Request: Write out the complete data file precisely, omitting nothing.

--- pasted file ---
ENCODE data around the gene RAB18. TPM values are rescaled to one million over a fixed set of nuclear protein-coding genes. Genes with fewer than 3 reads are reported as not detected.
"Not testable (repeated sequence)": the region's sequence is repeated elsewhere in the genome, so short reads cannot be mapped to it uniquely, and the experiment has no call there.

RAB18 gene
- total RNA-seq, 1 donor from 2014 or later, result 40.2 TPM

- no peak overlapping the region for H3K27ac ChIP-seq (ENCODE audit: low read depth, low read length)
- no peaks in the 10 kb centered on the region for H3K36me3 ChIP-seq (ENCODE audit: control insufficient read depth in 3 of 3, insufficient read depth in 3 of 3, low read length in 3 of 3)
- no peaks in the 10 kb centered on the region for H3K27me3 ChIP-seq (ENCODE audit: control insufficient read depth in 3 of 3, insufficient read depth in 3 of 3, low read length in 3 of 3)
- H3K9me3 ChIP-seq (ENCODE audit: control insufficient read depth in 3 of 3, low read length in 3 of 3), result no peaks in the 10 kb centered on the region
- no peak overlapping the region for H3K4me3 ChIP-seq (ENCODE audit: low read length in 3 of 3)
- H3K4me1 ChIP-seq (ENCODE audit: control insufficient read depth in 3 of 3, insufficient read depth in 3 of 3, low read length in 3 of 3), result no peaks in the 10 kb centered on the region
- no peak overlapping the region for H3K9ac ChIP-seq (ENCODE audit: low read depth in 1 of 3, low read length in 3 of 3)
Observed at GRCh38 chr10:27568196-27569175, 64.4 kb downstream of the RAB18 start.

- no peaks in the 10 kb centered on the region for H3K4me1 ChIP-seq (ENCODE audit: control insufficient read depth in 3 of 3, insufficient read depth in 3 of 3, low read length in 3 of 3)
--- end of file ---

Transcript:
ENCODE data around the gene RAB18. TPM values are rescaled to one million over a fixed set of nuclear protein-coding genes. Genes with fewer than 3 reads are reported as not detected.
"Not testable (repeated sequence)": the region's sequence is repeated elsewhere in the genome, so short reads cannot be mapped to it uniquely, and the experiment has no call there.

RAB18 gene
- total RNA-seq, 1 donor from 2014 or later, result 40.2 TPM

- no peak overlapping the region for H3K27ac ChIP-seq (ENCODE audit: low read depth, low read length)
- no peaks in the 10 kb centered on the region for H3K36me3 ChIP-seq (ENCODE audit: control insufficient read depth in 3 of 3, insufficient read depth in 3 of 3, low read length in 3 of 3)
- no peaks in the 10 kb centered on the region for H3K27me3 ChIP-seq (ENCODE audit: control insufficient read depth in 3 of 3, insufficient read depth in 3 of 3, low read length in 3 of 3)
- H3K9me3 ChIP-seq (ENCODE audit: control insufficient read depth in 3 of 3, low read length in 3 of 3), result no peaks in the 10 kb centered on the region
- no peak overlapping the region for H3K4me3 ChIP-seq (ENCODE audit: low read length in 3 of 3)
- H3K4me1 ChIP-seq (ENCODE audit: control insufficient read depth in 3 of 3, insufficient read depth in 3 of 3, low read length in 3 of 3), result no peaks in the 10 kb centered on the region
- no peak overlapping the region for H3K9ac ChIP-seq (ENCODE audit: low read depth in 1 of 3, low read length in 3 of 3)
Observed at GRCh38 chr10:27568196-27569175, 64.4 kb downstream of the RAB18 start.

- no peaks in the 10 kb centered on the region for H3K4me1 ChIP-seq (ENCODE audit: control insufficient read depth in 3 of 3, insufficient read depth in 3 of 3, low read length in 3 of 3)